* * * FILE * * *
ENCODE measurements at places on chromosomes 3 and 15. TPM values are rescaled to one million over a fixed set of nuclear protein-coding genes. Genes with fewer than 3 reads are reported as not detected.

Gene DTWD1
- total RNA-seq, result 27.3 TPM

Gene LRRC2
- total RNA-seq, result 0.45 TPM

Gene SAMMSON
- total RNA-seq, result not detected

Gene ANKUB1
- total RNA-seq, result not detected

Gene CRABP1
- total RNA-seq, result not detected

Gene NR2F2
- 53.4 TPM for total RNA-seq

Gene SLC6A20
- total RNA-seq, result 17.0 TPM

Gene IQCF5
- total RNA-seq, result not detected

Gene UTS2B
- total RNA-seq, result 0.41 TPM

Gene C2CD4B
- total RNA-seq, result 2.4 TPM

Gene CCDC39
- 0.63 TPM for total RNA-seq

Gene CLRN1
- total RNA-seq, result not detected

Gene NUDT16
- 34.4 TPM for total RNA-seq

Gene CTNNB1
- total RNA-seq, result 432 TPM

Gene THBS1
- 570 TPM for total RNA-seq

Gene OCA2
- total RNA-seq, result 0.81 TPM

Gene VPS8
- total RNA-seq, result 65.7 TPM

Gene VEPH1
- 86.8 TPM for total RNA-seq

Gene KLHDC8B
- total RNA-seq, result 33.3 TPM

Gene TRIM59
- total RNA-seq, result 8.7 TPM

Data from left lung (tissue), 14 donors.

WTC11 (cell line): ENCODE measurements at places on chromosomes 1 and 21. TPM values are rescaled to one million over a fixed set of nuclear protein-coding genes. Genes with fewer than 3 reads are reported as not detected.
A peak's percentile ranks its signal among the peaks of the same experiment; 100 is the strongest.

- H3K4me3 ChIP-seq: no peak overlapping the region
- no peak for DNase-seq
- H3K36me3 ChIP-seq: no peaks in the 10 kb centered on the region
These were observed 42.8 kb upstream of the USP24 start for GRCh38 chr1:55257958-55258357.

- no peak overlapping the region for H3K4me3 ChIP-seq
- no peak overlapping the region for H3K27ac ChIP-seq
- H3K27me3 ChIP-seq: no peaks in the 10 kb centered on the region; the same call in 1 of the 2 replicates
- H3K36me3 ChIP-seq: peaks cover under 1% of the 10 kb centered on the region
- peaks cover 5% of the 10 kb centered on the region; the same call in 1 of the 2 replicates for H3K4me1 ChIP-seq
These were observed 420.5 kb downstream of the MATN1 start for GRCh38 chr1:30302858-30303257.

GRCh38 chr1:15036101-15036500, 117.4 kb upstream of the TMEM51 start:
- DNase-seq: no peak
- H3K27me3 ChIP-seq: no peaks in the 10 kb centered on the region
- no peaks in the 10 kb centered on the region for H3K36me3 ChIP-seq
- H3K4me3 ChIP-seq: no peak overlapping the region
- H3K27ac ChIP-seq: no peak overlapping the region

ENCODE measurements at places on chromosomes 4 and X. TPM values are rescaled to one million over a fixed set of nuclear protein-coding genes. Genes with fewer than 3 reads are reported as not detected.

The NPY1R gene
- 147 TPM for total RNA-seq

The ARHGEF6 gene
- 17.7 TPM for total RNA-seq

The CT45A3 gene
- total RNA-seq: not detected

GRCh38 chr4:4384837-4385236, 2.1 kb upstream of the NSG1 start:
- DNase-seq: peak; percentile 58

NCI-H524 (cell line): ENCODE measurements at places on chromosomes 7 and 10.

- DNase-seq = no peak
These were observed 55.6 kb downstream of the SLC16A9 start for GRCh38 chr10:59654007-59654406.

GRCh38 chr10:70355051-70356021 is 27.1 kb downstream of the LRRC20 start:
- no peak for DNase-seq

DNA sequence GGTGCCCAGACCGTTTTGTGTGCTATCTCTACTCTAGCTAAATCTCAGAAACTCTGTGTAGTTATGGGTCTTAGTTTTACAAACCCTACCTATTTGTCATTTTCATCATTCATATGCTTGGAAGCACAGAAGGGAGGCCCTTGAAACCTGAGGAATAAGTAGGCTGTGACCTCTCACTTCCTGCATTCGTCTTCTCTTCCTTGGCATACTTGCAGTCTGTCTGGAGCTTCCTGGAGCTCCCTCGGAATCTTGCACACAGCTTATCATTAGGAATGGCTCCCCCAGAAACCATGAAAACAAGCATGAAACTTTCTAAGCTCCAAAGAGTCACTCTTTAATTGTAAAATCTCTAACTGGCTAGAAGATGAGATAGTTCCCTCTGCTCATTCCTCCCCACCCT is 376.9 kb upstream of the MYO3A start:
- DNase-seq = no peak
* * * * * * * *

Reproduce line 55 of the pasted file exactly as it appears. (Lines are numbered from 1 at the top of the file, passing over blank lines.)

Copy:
GRCh38 chr1:15036101-15036500, 117.4 kb upstream of the TMEM51 start: